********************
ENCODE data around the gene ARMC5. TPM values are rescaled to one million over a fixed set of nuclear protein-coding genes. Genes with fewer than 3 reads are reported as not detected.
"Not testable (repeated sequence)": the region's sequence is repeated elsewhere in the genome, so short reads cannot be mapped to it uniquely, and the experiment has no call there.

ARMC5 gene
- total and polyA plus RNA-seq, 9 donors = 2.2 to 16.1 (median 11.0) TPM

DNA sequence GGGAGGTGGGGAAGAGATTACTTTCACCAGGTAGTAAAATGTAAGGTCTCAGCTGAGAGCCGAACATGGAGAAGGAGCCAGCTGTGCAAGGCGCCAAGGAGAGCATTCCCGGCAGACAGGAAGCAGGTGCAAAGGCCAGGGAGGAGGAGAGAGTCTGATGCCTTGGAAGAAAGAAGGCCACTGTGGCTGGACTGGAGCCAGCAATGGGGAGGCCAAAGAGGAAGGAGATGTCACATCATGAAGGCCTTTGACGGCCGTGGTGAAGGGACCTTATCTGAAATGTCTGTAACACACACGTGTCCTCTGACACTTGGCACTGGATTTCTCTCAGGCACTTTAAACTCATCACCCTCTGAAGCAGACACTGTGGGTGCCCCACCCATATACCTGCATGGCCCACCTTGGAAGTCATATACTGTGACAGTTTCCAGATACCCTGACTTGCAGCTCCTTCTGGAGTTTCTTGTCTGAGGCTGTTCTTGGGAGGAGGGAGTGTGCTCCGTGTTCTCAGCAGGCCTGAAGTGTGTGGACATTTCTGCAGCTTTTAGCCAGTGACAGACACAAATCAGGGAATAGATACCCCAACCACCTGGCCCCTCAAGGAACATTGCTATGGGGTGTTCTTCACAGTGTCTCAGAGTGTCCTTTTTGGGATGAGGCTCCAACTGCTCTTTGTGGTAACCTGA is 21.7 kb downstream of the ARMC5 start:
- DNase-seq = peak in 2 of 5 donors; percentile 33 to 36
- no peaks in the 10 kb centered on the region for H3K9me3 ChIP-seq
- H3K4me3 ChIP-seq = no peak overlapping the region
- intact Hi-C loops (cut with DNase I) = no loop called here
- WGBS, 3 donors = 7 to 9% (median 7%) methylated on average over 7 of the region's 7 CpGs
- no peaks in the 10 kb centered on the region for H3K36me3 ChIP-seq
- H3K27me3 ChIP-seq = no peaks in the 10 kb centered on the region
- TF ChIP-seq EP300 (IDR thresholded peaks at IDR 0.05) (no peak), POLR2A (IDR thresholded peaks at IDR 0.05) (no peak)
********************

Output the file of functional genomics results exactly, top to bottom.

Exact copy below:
ENCODE data around the gene ARMC5. TPM values are rescaled to one million over a fixed set of nuclear protein-coding genes. Genes with fewer than 3 reads are reported as not detected.
"Not testable (repeated sequence)": the region's sequence is repeated elsewhere in the genome, so short reads cannot be mapped to it uniquely, and the experiment has no call there.

ARMC5 gene
- total and polyA plus RNA-seq, 9 donors = 2.2 to 16.1 (median 11.0) TPM

DNA sequence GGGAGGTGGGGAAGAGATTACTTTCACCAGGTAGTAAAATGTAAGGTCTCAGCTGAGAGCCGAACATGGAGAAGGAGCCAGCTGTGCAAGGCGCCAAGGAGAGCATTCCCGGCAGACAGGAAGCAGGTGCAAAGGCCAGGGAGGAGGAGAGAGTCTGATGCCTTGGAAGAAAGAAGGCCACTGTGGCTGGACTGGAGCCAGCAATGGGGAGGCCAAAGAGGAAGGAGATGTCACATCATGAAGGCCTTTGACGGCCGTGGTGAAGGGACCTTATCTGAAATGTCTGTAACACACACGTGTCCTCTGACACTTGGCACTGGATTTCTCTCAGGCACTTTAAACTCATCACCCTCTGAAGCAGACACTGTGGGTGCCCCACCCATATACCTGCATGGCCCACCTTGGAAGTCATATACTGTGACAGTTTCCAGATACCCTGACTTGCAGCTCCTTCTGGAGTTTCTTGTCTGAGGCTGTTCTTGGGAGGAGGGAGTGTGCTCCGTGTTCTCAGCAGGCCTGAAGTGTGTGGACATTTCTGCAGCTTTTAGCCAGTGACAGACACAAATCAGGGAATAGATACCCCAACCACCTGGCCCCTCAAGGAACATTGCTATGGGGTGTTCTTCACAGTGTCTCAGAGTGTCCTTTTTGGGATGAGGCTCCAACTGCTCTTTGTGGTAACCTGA is 21.7 kb downstream of the ARMC5 start:
- DNase-seq = peak in 2 of 5 donors; percentile 33 to 36
- no peaks in the 10 kb centered on the region for H3K9me3 ChIP-seq
- H3K4me3 ChIP-seq = no peak overlapping the region
- intact Hi-C loops (cut with DNase I) = no loop called here
- WGBS, 3 donors = 7 to 9% (median 7%) methylated on average over 7 of the region's 7 CpGs
- no peaks in the 10 kb centered on the region for H3K36me3 ChIP-seq
- H3K27me3 ChIP-seq = no peaks in the 10 kb centered on the region
- TF ChIP-seq EP300 (IDR thresholded peaks at IDR 0.05) (no peak), POLR2A (IDR thresholded peaks at IDR 0.05) (no peak)